26 June 2017
On Wednesday this week, the 38 contracting states of the European Patent Office will meet in La Hague to make a decision on the future interpretation of existing prohibitions in European patent law in regard to the breeding of plants and animals. The EU Parliament and the EU Commission are demanding that such patents are confined to genetic engineering. According to a proposal presented by the EPO, some of these patents will indeed no longer be granted in future. However, at the same time, new loopholes are being created that will allow the avoidance of the relevant prohibitions. Consequently, it is more than likely that there will be an overall increase in the number of patents granted on conventional breeding.
European patent law already prohibits patents on “essentially biological processes” i.e. breeding processes that do not use genetic engineering for the breeding of plants and animals. Nevertheless, the EPO has in the past granted several patents on plants bred through crossing and selection or other random processes, such as mutations. According to current proposal of the EPO, in future patents will only be refused if they claim plants or animals directly produced by crossing and selection. However, the prohibitions will become immediately ineffective and invalid for these plants or animals if a specific genetic condition is claimed.
There is no clear distinction foreseen in the proposal between conventional methods of breeding and genetic engineering: If plants with specific genetic characteristics are patented, then all plants with such traits will be covered by the patent, regardless of whether they are derived from methods of genetic engineering or from conventional breeding. In effect, the EPO is fulfilling demands from industry by declaring that plants and animals are patentable if genetic characteristics are described in detail in the patents, no matter how these were achieved.
„The EPO wants to continue granting monopolies on conventional seeds to giant corporates, such as Bayer and Monsanto. Even plants and animals that show random genetic combinations will explicitly be considered to be patentable inventions,” says Erling Frederiksen from NOAH in Denmark. “The EPO is thereby undermining the broad consensus in civil society and amongst politicians that patents on the conventional breeding of plants and animals must be prohibited.”
The patents on barley and beer granted to Carlsberg & Heineken are just one example. In 2016, the companies were granted two patents on barley plants that produce kernels with random mutations. A third patent claims plants resulting from the crossing of the two barley varieties claimed in the other two patents. The patent covers the barley, the brewing process and the beer brewed with the barley. Many civil society organisations have filed oppositions against these patents. However, if the proposal of the EPO is adopted, it is unlikely that these patents will be revoked.
A further coup of the patent industry: Individual cells isolated from plants and animals will be regarded as patentable. These patents would also cover all plants and animals consisting of these cells.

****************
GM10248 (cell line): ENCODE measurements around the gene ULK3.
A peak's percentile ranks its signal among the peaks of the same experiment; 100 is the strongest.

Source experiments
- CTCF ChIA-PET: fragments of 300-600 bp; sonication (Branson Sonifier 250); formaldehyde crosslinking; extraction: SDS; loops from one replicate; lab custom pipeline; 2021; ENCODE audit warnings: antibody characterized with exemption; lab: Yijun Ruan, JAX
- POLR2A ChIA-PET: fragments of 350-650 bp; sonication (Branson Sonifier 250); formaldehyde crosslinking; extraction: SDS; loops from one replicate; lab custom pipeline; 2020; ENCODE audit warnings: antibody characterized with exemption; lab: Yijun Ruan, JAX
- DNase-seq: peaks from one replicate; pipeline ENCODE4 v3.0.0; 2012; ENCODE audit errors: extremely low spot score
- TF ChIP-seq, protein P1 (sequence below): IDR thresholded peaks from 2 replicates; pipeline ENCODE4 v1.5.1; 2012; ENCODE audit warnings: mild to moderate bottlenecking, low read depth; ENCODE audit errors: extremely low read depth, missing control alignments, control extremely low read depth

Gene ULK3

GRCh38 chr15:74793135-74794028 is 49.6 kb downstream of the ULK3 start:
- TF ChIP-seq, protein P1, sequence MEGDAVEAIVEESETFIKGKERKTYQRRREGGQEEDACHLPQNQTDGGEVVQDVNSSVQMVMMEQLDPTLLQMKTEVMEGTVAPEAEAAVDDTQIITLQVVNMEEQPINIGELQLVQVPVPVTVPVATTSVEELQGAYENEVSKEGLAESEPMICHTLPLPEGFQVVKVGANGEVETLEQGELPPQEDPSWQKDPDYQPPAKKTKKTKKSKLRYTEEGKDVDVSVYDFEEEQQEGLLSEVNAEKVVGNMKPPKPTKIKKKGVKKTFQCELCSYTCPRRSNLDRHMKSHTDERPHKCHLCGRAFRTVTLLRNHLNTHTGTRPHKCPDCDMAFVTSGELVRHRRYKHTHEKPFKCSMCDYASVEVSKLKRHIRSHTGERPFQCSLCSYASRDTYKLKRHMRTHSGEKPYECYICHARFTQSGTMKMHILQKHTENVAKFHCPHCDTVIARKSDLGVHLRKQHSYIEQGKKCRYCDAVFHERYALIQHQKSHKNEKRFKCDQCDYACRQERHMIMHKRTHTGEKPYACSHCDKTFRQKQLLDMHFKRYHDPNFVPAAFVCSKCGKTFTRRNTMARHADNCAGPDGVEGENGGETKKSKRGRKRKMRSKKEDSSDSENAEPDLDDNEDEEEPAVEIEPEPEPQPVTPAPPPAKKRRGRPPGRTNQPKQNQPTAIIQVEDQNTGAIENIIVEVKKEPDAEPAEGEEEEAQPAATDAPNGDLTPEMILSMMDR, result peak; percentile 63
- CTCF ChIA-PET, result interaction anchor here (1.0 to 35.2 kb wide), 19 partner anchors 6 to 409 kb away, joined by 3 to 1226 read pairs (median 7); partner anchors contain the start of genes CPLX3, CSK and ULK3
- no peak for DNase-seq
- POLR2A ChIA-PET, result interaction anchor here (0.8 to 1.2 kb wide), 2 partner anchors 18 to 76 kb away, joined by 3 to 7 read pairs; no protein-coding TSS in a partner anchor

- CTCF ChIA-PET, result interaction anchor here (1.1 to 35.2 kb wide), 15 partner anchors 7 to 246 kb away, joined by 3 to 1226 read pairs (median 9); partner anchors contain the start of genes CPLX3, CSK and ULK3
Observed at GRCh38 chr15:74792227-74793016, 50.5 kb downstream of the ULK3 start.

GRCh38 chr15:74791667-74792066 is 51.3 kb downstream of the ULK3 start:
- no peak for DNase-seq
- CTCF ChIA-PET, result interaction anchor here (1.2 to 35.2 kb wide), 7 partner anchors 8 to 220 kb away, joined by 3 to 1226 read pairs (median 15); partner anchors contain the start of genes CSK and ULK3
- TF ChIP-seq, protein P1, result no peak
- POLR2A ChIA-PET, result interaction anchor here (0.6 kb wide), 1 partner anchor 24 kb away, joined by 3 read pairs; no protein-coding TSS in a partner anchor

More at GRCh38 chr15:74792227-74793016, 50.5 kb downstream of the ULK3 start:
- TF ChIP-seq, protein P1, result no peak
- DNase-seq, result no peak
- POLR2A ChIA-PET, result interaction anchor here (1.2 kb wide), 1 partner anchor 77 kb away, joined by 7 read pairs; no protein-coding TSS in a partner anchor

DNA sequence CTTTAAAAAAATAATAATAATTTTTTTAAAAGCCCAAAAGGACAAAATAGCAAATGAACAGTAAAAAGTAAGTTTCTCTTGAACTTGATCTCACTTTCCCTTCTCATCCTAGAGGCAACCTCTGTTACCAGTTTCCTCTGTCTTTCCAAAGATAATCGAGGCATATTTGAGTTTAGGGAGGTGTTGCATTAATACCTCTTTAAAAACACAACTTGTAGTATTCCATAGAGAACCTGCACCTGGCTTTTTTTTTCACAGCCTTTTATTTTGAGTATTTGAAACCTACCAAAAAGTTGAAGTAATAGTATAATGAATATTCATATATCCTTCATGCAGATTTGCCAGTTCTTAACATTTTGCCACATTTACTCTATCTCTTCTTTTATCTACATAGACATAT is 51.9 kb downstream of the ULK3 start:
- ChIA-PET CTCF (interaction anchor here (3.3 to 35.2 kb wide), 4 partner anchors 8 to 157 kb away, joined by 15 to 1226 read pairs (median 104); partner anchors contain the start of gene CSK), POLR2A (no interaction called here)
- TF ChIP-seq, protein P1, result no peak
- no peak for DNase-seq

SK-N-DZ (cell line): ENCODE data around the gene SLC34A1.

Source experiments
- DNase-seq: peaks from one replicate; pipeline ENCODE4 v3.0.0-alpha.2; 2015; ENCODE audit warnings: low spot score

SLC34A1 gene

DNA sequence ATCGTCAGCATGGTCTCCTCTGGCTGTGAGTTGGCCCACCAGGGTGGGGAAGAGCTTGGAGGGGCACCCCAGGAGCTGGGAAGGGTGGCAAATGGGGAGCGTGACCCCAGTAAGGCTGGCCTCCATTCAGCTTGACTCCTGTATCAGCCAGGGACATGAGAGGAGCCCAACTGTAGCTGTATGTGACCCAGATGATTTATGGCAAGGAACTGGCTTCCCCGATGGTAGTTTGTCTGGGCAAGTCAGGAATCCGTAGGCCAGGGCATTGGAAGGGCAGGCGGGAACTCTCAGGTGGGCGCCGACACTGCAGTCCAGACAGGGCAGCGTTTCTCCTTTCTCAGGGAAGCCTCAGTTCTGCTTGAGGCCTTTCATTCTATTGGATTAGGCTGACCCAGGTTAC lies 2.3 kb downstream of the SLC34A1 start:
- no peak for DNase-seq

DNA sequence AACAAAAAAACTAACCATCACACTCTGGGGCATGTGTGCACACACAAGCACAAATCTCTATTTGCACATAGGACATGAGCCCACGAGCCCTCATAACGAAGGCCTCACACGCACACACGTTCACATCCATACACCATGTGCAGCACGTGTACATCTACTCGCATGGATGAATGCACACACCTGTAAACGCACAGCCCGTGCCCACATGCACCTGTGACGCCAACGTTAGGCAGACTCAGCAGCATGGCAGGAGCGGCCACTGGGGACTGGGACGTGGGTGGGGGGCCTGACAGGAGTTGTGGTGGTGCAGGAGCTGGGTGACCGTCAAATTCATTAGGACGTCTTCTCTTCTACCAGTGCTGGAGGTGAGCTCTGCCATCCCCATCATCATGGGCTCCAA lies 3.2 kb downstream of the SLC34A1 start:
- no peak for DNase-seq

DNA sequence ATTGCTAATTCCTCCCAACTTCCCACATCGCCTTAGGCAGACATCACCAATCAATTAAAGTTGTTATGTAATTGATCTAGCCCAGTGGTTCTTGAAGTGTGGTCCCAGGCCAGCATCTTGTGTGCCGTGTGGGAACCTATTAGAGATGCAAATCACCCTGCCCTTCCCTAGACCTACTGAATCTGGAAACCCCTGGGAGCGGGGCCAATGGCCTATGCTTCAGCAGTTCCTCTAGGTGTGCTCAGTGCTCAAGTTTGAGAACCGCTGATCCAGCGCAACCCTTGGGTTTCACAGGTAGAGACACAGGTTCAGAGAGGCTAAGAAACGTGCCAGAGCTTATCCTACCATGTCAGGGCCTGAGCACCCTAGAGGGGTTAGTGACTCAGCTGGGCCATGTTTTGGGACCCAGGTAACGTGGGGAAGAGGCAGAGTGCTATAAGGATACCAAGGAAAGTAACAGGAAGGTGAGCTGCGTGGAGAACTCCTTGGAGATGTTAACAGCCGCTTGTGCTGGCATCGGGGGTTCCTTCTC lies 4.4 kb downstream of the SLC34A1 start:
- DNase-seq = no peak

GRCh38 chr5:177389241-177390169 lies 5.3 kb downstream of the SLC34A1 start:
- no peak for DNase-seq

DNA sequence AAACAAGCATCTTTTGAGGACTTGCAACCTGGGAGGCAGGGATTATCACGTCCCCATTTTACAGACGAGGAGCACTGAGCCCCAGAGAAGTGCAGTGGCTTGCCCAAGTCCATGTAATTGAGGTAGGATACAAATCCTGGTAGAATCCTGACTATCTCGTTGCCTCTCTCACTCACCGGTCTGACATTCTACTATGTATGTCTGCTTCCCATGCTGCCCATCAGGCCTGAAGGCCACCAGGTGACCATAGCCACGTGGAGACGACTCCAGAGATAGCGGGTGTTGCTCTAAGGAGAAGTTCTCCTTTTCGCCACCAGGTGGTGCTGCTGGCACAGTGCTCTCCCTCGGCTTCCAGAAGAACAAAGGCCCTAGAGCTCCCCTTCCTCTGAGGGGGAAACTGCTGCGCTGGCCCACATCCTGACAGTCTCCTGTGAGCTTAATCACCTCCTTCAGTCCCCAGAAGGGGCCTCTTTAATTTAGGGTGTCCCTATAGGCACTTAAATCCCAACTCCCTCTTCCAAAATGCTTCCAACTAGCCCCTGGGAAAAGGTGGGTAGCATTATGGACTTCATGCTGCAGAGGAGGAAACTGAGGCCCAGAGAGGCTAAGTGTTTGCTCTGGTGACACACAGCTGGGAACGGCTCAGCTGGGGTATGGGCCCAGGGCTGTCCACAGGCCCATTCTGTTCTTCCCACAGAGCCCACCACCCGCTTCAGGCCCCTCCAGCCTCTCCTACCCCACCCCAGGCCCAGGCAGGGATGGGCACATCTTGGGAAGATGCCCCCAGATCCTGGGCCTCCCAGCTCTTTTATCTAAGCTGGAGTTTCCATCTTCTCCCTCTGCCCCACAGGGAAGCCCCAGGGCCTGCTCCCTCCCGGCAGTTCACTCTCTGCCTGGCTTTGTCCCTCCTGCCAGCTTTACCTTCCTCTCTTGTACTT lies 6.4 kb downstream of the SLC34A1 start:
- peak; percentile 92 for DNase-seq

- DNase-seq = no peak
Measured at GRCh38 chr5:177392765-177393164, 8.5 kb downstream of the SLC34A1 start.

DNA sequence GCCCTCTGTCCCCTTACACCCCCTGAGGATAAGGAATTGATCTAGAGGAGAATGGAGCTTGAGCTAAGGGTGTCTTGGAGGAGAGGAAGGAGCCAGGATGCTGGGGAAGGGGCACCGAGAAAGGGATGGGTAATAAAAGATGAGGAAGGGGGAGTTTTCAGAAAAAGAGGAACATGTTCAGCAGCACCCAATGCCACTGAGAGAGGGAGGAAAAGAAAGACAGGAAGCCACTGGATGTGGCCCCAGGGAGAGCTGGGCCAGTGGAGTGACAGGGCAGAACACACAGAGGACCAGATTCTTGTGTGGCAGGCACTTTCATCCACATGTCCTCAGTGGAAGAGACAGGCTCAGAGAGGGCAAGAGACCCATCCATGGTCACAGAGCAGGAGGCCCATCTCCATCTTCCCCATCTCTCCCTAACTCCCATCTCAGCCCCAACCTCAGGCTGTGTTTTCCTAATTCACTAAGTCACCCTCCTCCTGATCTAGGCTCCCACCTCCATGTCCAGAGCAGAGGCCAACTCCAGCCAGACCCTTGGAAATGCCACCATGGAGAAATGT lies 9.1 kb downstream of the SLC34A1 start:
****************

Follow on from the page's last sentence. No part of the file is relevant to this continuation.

“These new provisions are likely to render the initiative of the EU Commission ineffective. Patent attorneys and companies know exactly how to apply the rules to circumvent the prohibitions,” says Katherine Dolan from Arche Noah, Austria. “In fact, industry was directly involved in drawing up these proposals.”
If plants or animals are patented, other breeders can no longer use those plants or animals or, if they do want to use them, they need to apply for a licence. As yet, all conventionally bred varieties on the market can be freely accessed for further breeding. The “monopoly” patents are primarily in the interests of the largest companies. On the other hand, small- and medium-sized breeders are coming under increased pressure, and fear being squeezed out of the market or taken over by the seed giants. Farmers and consumers alike will become more and more dependent on corporations such as Monsanto and Bayer, which together already control more than 25 percent of the global seed market.
“Politicians must now take preventive measures to stop resources needed for the production of our daily food being sold out to industry. But according to our information, several national governments want to adopt the proposal and are seemingly unaware of the real consequences,” says Christoph Then for the coalition of No Patents on Seeds! “What we are demanding is that patents on conventional breeding are completely prohibited.”
No Patents on Seeds! has now sent an urgent letter to the national governments demanding several changes to the EPO proposal. A request has been made to reject the proposal if it is not subjected to substantial changes.
Erling Frederiksen, Tel: + 45 28212989, firstname.lastname@example.org
Katherine Dolan, Arche Noah: Tel +43 (0) 676 557 4408, email@example.com
Christoph Then, spokesperson for No Patents on Seeds!, Tel +49 (0) 151 54638040,
The proposal made for adoption in the Administrative Council:
Comments presented by No Patents on Seeds!: http://no-patents-on-seeds.org/en/information/background/annex-letter-m…